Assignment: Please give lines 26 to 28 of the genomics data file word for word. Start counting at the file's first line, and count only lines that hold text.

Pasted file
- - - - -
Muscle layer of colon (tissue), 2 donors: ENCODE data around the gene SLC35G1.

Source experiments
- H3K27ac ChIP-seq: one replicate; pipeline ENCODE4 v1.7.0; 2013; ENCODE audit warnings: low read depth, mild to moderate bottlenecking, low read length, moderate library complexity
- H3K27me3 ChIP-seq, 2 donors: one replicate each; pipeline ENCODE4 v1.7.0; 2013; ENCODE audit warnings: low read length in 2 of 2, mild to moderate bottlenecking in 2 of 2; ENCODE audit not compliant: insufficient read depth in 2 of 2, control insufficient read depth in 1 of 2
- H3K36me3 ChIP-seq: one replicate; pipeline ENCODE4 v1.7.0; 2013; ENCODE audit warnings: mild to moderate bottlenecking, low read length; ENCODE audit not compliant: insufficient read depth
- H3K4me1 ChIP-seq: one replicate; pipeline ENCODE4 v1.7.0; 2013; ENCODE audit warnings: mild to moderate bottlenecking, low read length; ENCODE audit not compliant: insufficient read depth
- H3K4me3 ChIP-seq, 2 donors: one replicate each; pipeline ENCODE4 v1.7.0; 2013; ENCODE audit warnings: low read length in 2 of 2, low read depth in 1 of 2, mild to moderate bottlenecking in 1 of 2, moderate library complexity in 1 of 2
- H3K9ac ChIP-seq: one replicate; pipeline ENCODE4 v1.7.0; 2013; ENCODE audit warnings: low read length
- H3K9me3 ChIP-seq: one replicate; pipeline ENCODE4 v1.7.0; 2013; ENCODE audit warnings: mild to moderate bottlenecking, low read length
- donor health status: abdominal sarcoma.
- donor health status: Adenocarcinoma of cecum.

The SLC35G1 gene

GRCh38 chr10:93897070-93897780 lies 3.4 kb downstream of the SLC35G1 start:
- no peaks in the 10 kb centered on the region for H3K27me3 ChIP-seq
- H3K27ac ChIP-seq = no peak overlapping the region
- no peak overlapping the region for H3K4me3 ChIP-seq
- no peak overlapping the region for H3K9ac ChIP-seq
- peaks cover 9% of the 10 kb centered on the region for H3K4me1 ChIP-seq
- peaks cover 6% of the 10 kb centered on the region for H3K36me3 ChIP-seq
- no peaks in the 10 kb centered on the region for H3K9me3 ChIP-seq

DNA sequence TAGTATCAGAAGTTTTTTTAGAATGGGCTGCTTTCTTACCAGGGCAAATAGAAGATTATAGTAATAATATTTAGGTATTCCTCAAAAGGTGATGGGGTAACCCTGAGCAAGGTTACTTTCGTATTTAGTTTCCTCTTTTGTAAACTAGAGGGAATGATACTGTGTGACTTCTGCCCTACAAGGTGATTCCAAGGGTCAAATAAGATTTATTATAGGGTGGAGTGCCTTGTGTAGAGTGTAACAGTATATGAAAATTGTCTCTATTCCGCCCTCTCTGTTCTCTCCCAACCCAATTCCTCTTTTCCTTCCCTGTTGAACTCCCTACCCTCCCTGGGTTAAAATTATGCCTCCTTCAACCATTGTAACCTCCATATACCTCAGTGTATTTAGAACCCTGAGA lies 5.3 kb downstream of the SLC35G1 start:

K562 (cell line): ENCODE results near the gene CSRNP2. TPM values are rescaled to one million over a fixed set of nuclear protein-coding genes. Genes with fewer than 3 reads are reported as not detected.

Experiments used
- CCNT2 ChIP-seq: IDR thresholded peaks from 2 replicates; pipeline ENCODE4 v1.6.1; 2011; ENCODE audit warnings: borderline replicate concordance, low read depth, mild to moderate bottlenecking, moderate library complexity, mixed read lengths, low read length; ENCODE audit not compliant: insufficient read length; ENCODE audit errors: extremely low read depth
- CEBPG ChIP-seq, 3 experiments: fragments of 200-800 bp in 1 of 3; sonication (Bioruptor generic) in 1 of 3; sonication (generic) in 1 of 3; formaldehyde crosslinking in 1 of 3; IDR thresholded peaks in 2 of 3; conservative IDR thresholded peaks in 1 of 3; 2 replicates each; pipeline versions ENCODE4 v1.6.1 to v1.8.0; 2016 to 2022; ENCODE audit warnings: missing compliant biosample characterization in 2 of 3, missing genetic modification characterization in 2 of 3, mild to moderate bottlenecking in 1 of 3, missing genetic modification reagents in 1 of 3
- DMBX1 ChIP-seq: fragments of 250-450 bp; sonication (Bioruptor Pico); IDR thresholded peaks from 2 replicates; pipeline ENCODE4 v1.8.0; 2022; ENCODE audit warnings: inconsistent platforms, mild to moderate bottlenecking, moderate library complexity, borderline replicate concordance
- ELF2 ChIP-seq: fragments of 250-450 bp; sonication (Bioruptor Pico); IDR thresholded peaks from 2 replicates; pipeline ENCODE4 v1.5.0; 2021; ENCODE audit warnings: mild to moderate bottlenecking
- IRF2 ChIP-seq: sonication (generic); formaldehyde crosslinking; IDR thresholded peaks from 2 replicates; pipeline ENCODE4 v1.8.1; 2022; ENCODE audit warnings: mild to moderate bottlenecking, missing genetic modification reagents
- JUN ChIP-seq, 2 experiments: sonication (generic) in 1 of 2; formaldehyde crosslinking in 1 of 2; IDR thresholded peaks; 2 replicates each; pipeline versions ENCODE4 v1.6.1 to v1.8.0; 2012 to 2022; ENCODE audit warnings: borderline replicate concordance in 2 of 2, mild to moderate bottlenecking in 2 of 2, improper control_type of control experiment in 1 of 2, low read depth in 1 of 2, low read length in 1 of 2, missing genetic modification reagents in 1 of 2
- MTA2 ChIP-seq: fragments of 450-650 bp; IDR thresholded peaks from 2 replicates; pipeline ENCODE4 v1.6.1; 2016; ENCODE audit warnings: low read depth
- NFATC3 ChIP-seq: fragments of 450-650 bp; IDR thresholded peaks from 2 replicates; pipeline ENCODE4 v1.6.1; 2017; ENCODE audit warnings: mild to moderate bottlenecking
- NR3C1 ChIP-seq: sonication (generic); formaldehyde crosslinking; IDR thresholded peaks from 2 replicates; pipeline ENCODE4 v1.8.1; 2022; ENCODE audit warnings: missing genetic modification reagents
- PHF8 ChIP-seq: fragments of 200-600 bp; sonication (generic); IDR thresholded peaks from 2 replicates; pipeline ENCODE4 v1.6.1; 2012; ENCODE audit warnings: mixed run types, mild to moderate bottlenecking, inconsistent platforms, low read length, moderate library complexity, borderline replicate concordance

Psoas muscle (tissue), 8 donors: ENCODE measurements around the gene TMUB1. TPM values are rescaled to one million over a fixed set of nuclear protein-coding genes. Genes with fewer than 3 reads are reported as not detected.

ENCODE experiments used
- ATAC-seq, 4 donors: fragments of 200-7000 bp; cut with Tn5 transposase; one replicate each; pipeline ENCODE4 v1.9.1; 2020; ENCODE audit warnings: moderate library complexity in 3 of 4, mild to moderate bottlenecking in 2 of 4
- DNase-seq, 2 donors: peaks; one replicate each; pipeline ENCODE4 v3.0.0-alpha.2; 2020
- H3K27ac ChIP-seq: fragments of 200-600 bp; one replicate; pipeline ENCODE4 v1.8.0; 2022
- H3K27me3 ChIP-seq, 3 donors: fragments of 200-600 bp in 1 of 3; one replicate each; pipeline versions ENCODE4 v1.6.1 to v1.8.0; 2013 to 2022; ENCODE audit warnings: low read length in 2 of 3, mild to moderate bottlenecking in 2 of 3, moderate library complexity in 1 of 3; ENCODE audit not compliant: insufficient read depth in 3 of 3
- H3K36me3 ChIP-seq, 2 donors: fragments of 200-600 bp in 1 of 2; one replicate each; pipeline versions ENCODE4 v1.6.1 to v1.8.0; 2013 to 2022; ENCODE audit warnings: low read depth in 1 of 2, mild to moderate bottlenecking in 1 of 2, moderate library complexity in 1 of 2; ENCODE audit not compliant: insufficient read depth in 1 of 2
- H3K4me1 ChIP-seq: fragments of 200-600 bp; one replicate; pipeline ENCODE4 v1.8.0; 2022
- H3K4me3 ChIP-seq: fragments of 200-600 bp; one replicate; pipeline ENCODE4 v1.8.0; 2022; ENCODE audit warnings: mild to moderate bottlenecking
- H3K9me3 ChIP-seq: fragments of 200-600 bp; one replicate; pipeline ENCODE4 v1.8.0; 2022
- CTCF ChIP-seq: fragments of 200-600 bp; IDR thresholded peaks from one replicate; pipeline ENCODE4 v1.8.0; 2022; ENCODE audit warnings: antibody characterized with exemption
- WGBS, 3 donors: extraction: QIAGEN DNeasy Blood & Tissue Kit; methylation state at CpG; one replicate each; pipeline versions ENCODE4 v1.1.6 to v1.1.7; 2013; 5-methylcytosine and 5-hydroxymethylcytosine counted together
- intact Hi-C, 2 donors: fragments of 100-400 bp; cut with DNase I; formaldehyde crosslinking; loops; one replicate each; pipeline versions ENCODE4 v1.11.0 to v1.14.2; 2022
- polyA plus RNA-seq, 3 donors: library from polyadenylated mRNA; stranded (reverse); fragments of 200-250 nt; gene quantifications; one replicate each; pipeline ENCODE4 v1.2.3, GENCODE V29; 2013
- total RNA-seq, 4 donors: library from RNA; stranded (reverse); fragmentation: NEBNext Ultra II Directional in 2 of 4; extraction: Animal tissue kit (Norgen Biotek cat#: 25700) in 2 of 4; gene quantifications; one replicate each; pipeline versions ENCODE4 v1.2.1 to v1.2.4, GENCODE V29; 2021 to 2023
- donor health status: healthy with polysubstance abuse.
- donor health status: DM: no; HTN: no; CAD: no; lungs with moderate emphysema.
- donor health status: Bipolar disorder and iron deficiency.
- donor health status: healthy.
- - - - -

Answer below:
- DMBX1 ChIP-seq: fragments of 250-450 bp; sonication (Bioruptor Pico); IDR thresholded peaks from 2 replicates; pipeline ENCODE4 v1.8.0; 2022; ENCODE audit warnings: inconsistent platforms, mild to moderate bottlenecking, moderate library complexity, borderline replicate concordance
- ELF2 ChIP-seq: fragments of 250-450 bp; sonication (Bioruptor Pico); IDR thresholded peaks from 2 replicates; pipeline ENCODE4 v1.5.0; 2021; ENCODE audit warnings: mild to moderate bottlenecking
- IRF2 ChIP-seq: sonication (generic); formaldehyde crosslinking; IDR thresholded peaks from 2 replicates; pipeline ENCODE4 v1.8.1; 2022; ENCODE audit warnings: mild to moderate bottlenecking, missing genetic modification reagents